Researchers in the Bahamas studying a group of dolphins made an intriguing discovery: most of the group had a right-side bias, much like most people are right-handed.
Dolphins are cetaceans: mammals that live in water. Scientists currently identify at least 40 dolphin species, some of which live in seas or oceans and some of which make freshwater bodies their homes.
These cetaceans have attracted the interest of both the public and zoologists, as well as their playfulness, complex social networks and behaviors, and showing what might be different emotions all hint at a high intelligence level.
These and other characteristics have prompted some researchers to compare them with humans.
New findings, recorded in Port St. Lucie, FL, St. Mary’s College of Maryland, and Hunter College in New York by a team of investigators associated with the Dolphin Communication Project now suggest that dolphins that look like humans in another way.
In a study paper published in the Royal Society Open Science journal, the researchers concluded that most dolphins may have a right-side bias, according to their findings over 6 years, much the same as most humans have a right-hand bias.
The team of researchers studied a group of 27 bottlenose dolphins located off the coast of Bimini in the Bahamas, one of the most widespread dolphin species. From 2012 to 2018, the researchers made their observations.
The dolphins were watched as they were engaged in crater feeding a food foraging process involving using echolocation to locate prey under the sand.
Echolocation includes emitting different surface sounds that bounce off. The mammals can determine where their food sources might be by listening to these echoes. When a dolphin “catches” an echo while feeding the crater, they dive into the sand to dig for prey and shove their heads.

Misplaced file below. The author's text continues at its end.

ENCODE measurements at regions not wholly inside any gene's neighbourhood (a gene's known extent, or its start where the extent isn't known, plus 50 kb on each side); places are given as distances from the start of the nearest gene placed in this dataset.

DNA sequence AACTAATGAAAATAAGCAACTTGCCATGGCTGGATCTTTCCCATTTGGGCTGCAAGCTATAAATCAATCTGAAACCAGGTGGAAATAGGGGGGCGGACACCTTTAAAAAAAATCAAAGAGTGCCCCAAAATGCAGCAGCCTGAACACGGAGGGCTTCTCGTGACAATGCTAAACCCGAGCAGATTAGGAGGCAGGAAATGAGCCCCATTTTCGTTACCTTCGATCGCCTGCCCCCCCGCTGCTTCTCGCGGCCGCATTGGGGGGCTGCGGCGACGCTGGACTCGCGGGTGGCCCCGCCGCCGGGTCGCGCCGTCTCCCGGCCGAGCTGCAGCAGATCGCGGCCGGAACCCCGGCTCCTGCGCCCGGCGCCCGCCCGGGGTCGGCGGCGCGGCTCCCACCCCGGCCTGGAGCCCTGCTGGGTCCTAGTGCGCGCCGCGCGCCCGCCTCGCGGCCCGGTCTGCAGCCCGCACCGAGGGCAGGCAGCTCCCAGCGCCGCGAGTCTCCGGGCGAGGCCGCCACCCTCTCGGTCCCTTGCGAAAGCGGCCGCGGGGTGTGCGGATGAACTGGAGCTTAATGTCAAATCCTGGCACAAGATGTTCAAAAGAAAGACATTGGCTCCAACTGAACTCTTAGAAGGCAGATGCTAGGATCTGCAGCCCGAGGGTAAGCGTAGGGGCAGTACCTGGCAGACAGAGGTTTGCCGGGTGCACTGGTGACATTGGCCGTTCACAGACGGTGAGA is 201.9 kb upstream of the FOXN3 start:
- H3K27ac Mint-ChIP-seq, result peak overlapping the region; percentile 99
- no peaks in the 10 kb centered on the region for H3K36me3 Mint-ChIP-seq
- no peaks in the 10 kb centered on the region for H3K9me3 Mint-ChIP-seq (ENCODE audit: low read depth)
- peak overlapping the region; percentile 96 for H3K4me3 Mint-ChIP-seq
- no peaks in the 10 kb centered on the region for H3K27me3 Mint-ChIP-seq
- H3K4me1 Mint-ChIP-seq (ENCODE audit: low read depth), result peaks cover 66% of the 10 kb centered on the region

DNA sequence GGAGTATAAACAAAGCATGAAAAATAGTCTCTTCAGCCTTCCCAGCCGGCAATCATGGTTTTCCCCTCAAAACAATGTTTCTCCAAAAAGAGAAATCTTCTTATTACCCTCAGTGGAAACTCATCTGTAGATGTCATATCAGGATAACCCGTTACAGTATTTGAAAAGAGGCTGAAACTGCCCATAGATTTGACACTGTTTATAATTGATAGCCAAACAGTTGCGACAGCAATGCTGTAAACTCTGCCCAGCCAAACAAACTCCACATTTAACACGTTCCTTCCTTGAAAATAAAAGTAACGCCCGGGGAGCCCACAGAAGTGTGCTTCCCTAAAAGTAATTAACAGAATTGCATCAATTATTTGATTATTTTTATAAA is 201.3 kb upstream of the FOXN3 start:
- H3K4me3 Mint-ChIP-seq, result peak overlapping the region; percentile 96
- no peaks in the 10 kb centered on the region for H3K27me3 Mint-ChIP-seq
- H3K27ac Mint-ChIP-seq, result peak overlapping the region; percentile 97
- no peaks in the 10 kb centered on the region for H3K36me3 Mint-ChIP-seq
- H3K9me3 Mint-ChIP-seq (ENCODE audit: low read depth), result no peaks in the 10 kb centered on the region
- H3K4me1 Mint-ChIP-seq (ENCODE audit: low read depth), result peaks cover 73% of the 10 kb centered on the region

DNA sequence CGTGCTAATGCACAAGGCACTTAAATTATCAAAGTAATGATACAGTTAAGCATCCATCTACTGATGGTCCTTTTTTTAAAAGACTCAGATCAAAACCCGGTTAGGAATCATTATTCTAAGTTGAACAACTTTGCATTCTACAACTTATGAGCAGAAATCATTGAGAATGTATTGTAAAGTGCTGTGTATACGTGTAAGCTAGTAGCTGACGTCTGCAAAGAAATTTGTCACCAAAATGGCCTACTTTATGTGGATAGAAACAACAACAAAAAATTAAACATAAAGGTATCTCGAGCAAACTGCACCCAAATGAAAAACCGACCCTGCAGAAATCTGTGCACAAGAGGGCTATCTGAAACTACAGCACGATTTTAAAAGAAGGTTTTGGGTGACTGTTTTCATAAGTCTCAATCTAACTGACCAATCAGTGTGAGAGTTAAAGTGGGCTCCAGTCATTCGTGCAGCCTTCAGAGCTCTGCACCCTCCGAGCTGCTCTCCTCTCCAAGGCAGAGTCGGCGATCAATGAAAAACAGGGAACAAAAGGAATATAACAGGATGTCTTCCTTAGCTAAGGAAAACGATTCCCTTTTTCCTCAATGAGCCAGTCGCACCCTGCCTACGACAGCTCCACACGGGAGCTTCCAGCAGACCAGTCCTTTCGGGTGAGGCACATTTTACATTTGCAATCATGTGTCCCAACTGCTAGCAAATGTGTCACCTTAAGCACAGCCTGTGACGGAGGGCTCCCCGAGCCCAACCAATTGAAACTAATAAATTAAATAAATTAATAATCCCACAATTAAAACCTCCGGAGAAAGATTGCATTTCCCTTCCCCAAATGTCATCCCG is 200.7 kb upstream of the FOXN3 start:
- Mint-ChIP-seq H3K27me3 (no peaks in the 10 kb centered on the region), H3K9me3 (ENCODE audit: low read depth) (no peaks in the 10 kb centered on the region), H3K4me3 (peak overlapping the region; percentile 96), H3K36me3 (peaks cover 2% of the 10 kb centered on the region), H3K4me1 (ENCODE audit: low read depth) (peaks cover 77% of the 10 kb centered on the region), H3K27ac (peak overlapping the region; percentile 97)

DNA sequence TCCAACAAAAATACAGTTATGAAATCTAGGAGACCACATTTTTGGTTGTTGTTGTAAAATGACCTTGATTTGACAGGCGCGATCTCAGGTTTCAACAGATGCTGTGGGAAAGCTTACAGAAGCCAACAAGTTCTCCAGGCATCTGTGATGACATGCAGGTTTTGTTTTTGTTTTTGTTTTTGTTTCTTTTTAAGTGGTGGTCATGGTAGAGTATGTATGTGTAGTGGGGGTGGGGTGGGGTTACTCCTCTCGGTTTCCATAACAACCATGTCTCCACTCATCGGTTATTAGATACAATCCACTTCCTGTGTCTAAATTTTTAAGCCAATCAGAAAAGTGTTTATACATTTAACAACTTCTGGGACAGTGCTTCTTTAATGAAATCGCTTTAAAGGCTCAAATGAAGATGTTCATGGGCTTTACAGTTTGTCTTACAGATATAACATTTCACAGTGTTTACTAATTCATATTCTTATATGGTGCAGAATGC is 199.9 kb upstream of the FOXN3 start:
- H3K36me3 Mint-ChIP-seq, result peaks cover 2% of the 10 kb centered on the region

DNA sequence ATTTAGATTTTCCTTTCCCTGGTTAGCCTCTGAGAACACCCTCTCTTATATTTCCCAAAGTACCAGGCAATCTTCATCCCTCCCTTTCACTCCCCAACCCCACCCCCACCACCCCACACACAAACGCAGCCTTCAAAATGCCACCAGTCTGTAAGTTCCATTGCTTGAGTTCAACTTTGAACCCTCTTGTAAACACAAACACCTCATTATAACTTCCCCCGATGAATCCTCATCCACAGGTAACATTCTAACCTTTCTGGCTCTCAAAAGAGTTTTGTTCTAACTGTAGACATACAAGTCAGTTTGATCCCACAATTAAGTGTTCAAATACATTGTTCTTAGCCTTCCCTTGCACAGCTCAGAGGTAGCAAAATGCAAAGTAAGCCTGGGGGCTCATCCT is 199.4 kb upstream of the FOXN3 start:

As the team started to follow these dolphins, they were intrigued to note that the dolphins made a sharp turn with their heads just before digging into the sand.
During the study period, 709 such turns were made by the dolphins. Every dolphin turned their heads to the left, except for one, every time they dived in.
Only one dolphin turned his head to the right, which was consistent as well.
The behavior of the bottlenose dolphins as they dive into forage indicate that most of them have a right-side bias, shifting to the left shows that they prefer to face the ocean floor with the right side of their heads.
The reason for this preference remains unclear, as with human right-handedness.
First author J. Daisy Kaplan, Ph.D., and colleagues put forward some hypotheses in the study paper as to why bottlenose dolphins may mainly be right-sided.
“A right-sided feeding bias in dolphins may have a physiological drive,” the author writes.
They’re explaining that, in dolphins, the larynx is situated to the left, “to provide room for a larger right pharyngeal food channel.” This may explain why most of the observed dolphins turned their heads to the left as they dove for prey.
Another theory has to do with nose tissue asymmetries that enable dolphins to emit echolocation sounds, the tissue structure on the right side, researchers suggest, is larger than that on the left.
“The bottlenose dolphin possesses the second-largest brain-to-body mass ratio of any mammalian species. Thus, we would expect a high degree of hemispheric specialization in the dolphin brain,” In their study paper, the researchers conclude.
Nevertheless, they acknowledge that “How this hemispheric specialization correlates with lateralized behavior remains unclear.”
In the future, the researchers hope that advances in brain imaging techniques will enable zoologists to gain further insight into the equivalent of handedness in dolphins.


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